Unfortunately, this "programming error" being reported during today's off-year elections in Pennsylvania is hardly the first time that these terrible touchscreen voting systems made by ES&S and shamefully still used in Northampton County --- just outside of Philly --- have failed during a critical election day.
A programming error with the county's ES&S ExpressVote XL machines is causing votes to flip when voters split their votes on [statewide] retention questions for Superior Court judges Jack Panella and Victor P. Stabile. Panella, of Palmer Township, is a Democrat while Stabile is a former chair of the Cumberland County Republican Committee.
If a voter cast a "Yes" vote for one of the incumbents, but a "No" vote for the other, the votes come out flipped, Northampton County Executive Lamont McClure said.
McClure characterized the error as relatively minor and stressed all votes will be counted. But he expressed his frustration that the mistake wasn't caught during pre-election testing.
"I'm livid at the election folks and ES&S," McClure said.
This is only "relatively minor" for those who continue to support using unverifiable, computerized touchscreen voting systems rather than simple, verifiable, hand-marked paper ballots, which appear to have saved the day here (hopefully), in any case...
But Northampton County Judge Abe Kassis ruled Tuesday morning that the county could continue to use the machines, McClure said. In cases where the error would pop up for the retention question, the county would flip the results during the post-election canvass. This followed a recommendation by the Pennsylvania Department of State, McClure said.
Um...no. It is improper for election officials to be "flip[ping]" any results after an election. I'm not even sure how anyone would know in which direction the votes should be flipped, at least if I'm understanding Lehigh Valley News' reporting here (I'll try to look a bit deeper into this and update here if I can learn anything more.)
As the outlet notes, unfortunately, this is not the first time Northampton has experienced disasters with their new touchscreen systems from ES&S...
Later in the evening, election officials discovered a bigger problem. After tallying electronic results from multiple precincts, Kassis – then a county judge candidate – had no votes in his campaign for county judge - a statistical impossibility. Further investigation determined that his electronic votes were not being saved. The election was salvaged because the print receipts correctly recorded the votes, and Kassis went on to win a spot on the bench.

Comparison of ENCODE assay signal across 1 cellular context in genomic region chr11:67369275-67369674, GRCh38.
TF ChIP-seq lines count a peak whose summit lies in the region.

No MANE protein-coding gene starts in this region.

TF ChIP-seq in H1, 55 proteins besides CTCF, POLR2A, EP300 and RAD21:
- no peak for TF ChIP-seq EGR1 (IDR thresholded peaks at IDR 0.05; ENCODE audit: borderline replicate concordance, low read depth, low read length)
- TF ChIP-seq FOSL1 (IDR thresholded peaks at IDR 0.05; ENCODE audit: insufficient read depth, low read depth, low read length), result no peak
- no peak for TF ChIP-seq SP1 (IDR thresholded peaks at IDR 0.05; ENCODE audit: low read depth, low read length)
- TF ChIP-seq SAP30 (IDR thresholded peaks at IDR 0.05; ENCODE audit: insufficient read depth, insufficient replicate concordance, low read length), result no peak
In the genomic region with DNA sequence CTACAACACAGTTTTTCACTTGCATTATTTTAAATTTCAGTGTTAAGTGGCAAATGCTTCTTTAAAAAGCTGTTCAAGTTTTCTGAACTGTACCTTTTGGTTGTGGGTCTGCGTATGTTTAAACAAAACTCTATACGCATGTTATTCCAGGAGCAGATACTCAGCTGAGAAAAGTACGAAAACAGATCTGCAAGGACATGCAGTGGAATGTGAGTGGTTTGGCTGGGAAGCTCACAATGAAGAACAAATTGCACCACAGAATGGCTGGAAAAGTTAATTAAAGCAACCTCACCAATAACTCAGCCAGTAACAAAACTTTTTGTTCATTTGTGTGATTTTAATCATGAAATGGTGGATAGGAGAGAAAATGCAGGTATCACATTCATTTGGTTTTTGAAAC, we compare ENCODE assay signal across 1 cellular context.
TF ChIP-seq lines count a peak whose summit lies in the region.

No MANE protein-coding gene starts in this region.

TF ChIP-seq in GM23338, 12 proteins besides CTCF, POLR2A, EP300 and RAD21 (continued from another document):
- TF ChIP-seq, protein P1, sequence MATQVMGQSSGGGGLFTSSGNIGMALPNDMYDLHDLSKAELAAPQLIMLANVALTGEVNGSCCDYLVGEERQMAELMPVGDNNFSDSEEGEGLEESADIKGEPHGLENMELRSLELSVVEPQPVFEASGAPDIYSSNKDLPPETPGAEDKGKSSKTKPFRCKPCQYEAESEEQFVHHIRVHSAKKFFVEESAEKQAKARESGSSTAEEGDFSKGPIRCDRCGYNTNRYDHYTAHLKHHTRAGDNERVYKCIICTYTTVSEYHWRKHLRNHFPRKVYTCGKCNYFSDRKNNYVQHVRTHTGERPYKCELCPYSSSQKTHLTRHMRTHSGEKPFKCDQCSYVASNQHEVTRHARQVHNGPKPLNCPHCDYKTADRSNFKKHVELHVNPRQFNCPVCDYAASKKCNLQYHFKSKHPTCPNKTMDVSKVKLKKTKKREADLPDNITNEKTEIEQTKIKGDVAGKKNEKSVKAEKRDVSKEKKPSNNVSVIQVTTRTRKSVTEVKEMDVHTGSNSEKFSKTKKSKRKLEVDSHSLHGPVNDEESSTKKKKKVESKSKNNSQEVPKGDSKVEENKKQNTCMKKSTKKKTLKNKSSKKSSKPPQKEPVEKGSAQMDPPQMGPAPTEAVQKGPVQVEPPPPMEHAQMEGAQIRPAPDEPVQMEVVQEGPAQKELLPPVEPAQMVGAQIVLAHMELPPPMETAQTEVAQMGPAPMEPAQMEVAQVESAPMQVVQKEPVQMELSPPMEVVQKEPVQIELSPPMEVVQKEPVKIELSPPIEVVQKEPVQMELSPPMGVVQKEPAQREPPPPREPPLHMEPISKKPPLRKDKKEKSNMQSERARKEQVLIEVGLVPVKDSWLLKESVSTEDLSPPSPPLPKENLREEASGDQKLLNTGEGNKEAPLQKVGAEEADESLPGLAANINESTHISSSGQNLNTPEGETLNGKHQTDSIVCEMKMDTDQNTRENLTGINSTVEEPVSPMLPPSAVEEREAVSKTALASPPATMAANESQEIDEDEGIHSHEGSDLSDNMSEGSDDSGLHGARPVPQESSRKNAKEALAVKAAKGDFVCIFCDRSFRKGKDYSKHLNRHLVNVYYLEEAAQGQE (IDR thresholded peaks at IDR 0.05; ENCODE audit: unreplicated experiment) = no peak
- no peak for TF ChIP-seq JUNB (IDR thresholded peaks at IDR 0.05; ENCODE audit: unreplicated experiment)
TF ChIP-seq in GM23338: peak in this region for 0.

Yup. Back in 2019, these same systems, in some cases, registered ZERO votes for certain candidates. As we reported at the time...
As you may have heard. There were, in fact, some problems in 2020. At the very least, with confidence in these particular voting systems, which should have been replaced long ago with verifiable hand-marked paper ballots.
Those "receipts" that are reported today as saving the results of the 2019 fiasco may or may not have been verified accurately --- or at all --- by the voters who used the touchscreens to vote.
Once again today, the officials who decided to use these machines in the first place --- like Northampton County Executive Lamont McClure --- are downplaying the problems with them, and blaming everyone but themselves, as Lehigh Valley News notes today [emphasis mine]...
He said the problem should have been caught by ES&S or county officials during logic and accuracy testing - a pre-election stress test of the machines and software. But those tests did not split the votes on the Superior Court retention questions - the trials used all “Yes” or all “No” votes, he said.
“Our election officials on this one relatively minor issue failed, and so did ES&S,” he said. “I'm not sure it means you scrap the whole system.”
Yes, Mr. McClure. It means you should "scrap the whole system". You should have already listened to voting system experts and done so after the same systems failed voters so tremendously in 2019, just after you wasted tax payer money on them in the first place.
UPDATE: More from Lehigh Valley Live, suggesting the problem appears to be on the computer print-out, while the screen, purportedly, shows the correct vote. If so, this is potentially an even bigger problem than it first appeared.
I'm not sure if this story is accurately reporting what is actually happening here. It claims that the "digital" record is accurate, while the paper printout isn't. But, there is no way to know what the computers are actually recording, despite what is shown to voters on the screen.
Nonetheless, here's what the outlet is reporting this afternoon. [Emphasis mine]...
Michael Lilly said he noticed the problem when he was the sixth person to vote in his Pen Argyl precinct.
"On the machine, it registered correctly. But when you looked at the paper ballot, the one I put a yes for was a no, the one I put a no for was a yes," he told lehighvalleylive.com. He informed a poll worker, who helped cancel his votes on the machine. Lilly filled out a provisional ballot instead.
Remember, those computer printouts are what supporters of this type of touchscreen Ballot Marking Device (BMD) cite as the true record of the voters vote, even though studies show that most voters don't accurately check those printouts, if they bother to check them at all.
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